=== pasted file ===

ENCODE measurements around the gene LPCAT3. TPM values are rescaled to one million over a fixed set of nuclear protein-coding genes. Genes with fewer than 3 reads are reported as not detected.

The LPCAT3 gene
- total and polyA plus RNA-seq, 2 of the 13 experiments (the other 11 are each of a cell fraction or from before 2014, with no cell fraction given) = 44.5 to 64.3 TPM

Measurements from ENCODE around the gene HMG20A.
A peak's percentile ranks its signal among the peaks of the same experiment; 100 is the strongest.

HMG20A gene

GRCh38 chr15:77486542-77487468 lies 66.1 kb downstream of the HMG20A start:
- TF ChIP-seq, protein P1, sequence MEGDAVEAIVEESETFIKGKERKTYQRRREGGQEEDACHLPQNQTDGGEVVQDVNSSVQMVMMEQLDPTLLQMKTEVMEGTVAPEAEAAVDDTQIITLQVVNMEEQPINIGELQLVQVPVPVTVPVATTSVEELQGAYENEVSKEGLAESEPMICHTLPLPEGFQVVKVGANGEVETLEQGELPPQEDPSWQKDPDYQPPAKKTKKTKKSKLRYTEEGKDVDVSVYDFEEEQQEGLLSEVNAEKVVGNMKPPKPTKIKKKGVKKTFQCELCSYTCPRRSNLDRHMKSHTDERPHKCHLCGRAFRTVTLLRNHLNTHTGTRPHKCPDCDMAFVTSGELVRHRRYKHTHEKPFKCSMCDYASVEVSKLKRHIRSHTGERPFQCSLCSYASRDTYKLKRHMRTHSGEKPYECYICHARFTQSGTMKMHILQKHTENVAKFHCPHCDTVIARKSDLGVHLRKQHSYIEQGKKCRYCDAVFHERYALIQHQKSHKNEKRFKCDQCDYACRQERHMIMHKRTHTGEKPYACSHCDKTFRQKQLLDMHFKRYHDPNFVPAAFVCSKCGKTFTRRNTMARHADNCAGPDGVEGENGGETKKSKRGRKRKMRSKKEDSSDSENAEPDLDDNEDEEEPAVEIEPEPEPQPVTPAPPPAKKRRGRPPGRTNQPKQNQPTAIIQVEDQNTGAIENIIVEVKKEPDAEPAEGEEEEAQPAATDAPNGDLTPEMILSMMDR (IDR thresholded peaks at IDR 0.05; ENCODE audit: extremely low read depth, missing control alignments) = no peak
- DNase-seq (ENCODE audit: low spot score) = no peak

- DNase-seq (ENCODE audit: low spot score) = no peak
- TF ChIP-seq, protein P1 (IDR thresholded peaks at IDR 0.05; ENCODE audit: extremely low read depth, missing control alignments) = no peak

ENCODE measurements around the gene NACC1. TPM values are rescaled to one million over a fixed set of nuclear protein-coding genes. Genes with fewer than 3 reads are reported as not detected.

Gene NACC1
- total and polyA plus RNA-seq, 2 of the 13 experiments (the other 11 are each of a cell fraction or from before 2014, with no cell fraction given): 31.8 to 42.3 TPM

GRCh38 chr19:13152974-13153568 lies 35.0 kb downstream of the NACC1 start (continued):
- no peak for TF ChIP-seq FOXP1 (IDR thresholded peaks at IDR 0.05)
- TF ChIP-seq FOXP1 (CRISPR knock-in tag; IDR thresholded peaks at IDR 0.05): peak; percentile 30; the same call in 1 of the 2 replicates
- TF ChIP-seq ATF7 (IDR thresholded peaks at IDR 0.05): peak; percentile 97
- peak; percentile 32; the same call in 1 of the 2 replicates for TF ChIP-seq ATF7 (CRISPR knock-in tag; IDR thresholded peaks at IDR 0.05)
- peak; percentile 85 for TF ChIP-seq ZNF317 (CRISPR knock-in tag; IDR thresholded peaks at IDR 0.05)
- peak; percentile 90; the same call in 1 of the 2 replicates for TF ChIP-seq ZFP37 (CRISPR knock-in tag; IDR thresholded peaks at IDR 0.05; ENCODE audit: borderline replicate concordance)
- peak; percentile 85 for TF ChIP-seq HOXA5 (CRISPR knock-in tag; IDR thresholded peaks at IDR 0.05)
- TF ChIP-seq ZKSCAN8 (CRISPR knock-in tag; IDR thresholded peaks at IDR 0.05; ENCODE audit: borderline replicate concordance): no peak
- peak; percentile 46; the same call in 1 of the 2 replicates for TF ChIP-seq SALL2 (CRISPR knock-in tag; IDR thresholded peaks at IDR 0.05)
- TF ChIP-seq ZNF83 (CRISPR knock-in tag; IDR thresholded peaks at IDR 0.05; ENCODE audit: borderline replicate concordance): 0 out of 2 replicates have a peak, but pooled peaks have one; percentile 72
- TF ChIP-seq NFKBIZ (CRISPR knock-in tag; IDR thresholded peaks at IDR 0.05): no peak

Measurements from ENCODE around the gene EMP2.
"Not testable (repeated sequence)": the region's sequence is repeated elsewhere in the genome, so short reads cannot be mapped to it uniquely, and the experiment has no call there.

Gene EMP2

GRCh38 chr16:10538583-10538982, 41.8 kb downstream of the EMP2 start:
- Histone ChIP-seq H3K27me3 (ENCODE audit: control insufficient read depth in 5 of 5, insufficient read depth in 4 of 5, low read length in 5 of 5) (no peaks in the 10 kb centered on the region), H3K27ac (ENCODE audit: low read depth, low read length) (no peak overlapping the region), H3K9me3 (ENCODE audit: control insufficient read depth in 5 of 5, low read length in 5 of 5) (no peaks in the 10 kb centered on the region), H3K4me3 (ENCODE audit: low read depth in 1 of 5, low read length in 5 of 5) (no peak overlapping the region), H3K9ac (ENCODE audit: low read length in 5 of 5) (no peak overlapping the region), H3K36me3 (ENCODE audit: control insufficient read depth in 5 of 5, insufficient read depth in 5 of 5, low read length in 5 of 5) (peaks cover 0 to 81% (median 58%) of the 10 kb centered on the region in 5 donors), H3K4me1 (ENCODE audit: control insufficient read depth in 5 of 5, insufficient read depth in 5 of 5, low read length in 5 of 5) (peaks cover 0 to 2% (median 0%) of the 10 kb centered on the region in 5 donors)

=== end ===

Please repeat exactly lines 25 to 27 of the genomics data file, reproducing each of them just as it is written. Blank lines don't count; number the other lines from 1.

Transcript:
- TF ChIP-seq ZNF83 (CRISPR knock-in tag; IDR thresholded peaks at IDR 0.05; ENCODE audit: borderline replicate concordance): 0 out of 2 replicates have a peak, but pooled peaks have one; percentile 72
- TF ChIP-seq NFKBIZ (CRISPR knock-in tag; IDR thresholded peaks at IDR 0.05): no peak

Measurements from ENCODE around the gene EMP2.